I don’t know if every newbie author goes through this, but I sure did. I’m talking about Book Signing Anxiety (BSA). FIRST book signing anxiety. What do I say to people? What should I write? How should I sign my name? How much should I charge for a book? How much change should I have on me? How do I keep track of money and receipts? What pen should I use? What should I wear? Did I leave the iron on? And the mother of all questions—Will anyone show up?
Now, I feel my first book signing may have been a bit overambitious. BookCon 2016. THE book convention of the year. If I were self-published, I never would’ve imagined attending since it is crazy expensive. Much respect for those indie authors who did attend and exhibit. However, being published with Merge Publishing, I was able to have a spot on a shelf in the Independent Book Publishers Association, and a time slot for signing at a reduced cost.
Fortunately, my signing occurred on the day the fans were allowed to peruse the floor. And what an experience. I showed up at 9:45AM, 15 minutes before the doors opened to the public. Hundreds of teens and their parents waited anxiously at the entrance. I walked around, looking at the various booths—Ingram, BookBub, Harlequin, Disney, Harlequin-Disney (not real, but I’m sure that would be interesting to someone). I made it up and down three aisles or so, seeing the stacks of books people were setting up. What I didn’t notice were prices of books in most booths, but I kept walking, taking everything in.
Then Moses held up his staff, parting the sea. The flood of teens whooshed through the aisles and formed waves around booths. They were methodical in their madness, racing to the signings according to the printed schedule. I met up with my publisher and we found ourselves in line for a signing. I figured, why not. My signing wasn’t until the afternoon. Staff worked the space around the booth, corralling the line, getting readers to join, and passing out books. Some looked like they worked boxing matches, carrying the current book being signed above their heads and circling the aisles. Passing out those books. FOR FREE. Stacks and stacks of books. FREE.
Let me reiterate what I said there. FREE BOOKS. I’m talking hardcover, own it before it even hits bookshelves, FREE. I made it to the front of the line, was cheerfully greeted by the author, and she signed the book. Just like that.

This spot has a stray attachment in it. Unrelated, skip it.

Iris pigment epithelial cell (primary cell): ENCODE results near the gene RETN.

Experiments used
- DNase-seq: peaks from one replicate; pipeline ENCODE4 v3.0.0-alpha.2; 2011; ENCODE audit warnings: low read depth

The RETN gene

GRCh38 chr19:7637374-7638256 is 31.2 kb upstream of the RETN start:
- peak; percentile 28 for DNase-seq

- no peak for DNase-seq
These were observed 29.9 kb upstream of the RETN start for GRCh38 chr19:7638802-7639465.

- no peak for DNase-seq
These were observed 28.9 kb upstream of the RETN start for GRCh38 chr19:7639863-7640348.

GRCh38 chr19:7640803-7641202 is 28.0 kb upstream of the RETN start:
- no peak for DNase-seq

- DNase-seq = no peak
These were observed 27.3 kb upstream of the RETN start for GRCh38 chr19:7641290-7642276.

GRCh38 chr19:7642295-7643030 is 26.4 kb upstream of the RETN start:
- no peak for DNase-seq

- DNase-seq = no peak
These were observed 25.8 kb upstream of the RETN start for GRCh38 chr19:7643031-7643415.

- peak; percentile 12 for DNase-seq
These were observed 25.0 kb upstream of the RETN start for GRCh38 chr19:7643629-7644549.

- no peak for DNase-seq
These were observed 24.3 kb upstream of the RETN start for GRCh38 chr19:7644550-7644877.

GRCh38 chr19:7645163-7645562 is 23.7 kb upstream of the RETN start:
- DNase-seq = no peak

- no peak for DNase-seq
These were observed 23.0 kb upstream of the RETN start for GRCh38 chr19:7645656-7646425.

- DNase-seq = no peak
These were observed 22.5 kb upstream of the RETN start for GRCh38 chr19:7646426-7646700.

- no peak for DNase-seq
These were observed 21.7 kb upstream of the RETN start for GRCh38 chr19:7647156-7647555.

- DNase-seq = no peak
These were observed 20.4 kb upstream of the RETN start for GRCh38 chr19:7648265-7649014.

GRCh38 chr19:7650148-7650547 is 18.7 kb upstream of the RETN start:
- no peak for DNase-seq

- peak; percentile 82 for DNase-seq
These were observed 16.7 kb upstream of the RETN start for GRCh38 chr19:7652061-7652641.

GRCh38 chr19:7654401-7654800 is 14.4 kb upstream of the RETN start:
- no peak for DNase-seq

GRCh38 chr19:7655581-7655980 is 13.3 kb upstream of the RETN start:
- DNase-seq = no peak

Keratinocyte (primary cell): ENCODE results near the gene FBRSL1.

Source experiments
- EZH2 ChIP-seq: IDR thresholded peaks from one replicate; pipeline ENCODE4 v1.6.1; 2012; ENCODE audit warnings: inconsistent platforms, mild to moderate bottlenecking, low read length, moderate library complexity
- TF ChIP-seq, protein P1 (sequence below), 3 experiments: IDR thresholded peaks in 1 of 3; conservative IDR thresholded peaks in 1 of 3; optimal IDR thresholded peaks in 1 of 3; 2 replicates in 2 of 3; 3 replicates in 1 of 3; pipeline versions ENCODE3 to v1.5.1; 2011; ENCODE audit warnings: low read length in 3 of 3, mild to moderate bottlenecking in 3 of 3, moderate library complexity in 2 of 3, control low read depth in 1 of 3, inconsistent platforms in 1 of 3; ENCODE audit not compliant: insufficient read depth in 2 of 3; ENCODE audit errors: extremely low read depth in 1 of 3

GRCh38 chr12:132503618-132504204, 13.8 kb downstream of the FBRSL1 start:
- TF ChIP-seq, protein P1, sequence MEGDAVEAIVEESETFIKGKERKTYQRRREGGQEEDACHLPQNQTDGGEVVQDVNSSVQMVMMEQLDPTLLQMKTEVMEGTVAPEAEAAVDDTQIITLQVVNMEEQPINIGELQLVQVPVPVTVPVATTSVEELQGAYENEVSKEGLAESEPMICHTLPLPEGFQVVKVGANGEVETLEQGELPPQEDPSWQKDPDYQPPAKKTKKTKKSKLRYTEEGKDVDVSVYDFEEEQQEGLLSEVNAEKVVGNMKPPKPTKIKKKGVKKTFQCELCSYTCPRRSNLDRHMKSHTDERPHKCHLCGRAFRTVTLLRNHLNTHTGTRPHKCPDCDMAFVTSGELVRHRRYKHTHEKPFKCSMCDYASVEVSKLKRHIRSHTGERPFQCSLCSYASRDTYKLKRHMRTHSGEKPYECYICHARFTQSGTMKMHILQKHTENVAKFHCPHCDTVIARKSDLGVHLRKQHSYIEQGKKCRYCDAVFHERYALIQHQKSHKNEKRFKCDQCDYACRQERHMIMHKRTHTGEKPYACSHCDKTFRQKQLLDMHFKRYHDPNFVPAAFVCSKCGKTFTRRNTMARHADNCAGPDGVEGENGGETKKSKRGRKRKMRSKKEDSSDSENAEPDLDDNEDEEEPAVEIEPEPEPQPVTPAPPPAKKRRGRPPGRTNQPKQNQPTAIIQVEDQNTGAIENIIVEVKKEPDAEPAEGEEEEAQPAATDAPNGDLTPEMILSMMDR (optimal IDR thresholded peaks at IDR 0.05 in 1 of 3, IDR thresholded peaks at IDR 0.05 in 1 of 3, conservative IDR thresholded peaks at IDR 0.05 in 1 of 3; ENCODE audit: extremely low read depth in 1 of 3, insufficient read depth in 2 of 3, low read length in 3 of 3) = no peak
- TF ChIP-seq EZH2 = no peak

And that is how I turned into a teen for the day. I walked up and down the aisles, seeing what books were given away at what times. I even did a ten push-up challenge to select a free book. If I met the author, I let them know about my book and tried to network.
I did pass some booths that sold books. Those were the emptiest ones. It dawned on me what I had to do. There would be no selling of Weariland at BookCon. The best way to get the book out there was to give it away. Take the financial loss and hopefully gain some fans.
My signing time arrived. I got out my archival pen (want my signature to last, dammit), and sat next to my publisher who shared the table with me for his signing. The thought crossed my mind. What if no one even wants a free copy? Within seconds we had interest, and interest begat interest. I even had one girl so excited about the book she called her friend and told her to rush over to our booth. We had 30 minutes, and it whizzed by. You know when people say they planned and planned for their wedding, then the day arrived and it happened so fast, in a blur? Those 30 minutes. I opened the first book, my hand shaking, and hastily wrote a message and signed my name. Book after book I signed, becoming more relaxed, and chatting with the friendly readers. They were so genuinely excited about the book, and grateful to meet with the author. I don’t think they realized how appreciative I was of their enthusiasm and kindness. It was such an adrenaline rush.
I left Chicago with a different BSA, Book Signing Addiction. How many days to my next signing?